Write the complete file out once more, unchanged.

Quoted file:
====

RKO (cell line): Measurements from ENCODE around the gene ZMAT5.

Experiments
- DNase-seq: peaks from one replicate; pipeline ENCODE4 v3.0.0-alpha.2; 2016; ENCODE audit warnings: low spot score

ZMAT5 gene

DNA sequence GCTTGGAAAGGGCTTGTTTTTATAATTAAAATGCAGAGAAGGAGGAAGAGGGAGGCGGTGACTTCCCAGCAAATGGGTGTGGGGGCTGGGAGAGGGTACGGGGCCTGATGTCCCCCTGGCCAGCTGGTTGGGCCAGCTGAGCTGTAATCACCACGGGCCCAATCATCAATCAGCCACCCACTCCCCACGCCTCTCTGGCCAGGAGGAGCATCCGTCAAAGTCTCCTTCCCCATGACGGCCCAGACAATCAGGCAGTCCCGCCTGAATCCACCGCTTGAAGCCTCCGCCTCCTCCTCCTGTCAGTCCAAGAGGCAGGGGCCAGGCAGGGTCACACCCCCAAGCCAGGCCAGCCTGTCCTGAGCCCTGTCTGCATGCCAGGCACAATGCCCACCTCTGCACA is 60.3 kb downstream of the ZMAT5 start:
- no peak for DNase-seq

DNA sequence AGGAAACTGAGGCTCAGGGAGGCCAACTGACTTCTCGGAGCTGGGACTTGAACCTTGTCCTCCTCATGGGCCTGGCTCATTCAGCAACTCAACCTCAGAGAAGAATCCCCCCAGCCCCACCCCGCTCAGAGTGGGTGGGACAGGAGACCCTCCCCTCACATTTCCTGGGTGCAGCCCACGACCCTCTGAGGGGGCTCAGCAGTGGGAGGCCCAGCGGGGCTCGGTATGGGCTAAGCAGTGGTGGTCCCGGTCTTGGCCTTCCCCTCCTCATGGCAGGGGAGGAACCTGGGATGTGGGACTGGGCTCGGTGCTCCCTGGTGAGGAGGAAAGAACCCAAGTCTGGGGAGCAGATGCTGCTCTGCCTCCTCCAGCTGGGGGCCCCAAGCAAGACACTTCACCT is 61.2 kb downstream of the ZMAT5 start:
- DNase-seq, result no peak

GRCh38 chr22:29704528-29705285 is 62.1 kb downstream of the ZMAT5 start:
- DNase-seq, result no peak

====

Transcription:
RKO (cell line): Measurements from ENCODE around the gene ZMAT5.

Experiments
- DNase-seq: peaks from one replicate; pipeline ENCODE4 v3.0.0-alpha.2; 2016; ENCODE audit warnings: low spot score

ZMAT5 gene

DNA sequence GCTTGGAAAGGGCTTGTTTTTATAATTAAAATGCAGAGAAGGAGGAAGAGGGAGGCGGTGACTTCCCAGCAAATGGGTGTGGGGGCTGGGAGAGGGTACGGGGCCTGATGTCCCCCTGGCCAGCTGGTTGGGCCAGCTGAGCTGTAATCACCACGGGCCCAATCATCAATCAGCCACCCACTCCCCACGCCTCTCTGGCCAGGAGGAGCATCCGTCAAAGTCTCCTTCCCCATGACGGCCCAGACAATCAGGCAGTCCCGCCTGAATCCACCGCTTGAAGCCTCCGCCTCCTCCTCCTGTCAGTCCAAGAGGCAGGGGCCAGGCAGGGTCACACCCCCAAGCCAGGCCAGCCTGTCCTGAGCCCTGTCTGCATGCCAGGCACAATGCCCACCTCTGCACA is 60.3 kb downstream of the ZMAT5 start:
- no peak for DNase-seq

DNA sequence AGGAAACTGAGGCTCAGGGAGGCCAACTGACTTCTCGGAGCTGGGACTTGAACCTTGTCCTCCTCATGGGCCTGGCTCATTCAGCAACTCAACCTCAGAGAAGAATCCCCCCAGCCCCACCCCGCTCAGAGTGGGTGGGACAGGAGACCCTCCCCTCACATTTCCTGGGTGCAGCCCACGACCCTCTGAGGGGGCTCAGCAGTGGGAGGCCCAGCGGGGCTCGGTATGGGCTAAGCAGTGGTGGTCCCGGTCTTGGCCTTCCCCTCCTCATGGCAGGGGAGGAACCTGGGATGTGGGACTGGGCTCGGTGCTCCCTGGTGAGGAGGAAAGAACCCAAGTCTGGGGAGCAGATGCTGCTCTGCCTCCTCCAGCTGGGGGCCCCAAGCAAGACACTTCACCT is 61.2 kb downstream of the ZMAT5 start:
- DNase-seq, result no peak

GRCh38 chr22:29704528-29705285 is 62.1 kb downstream of the ZMAT5 start:
- DNase-seq, result no peak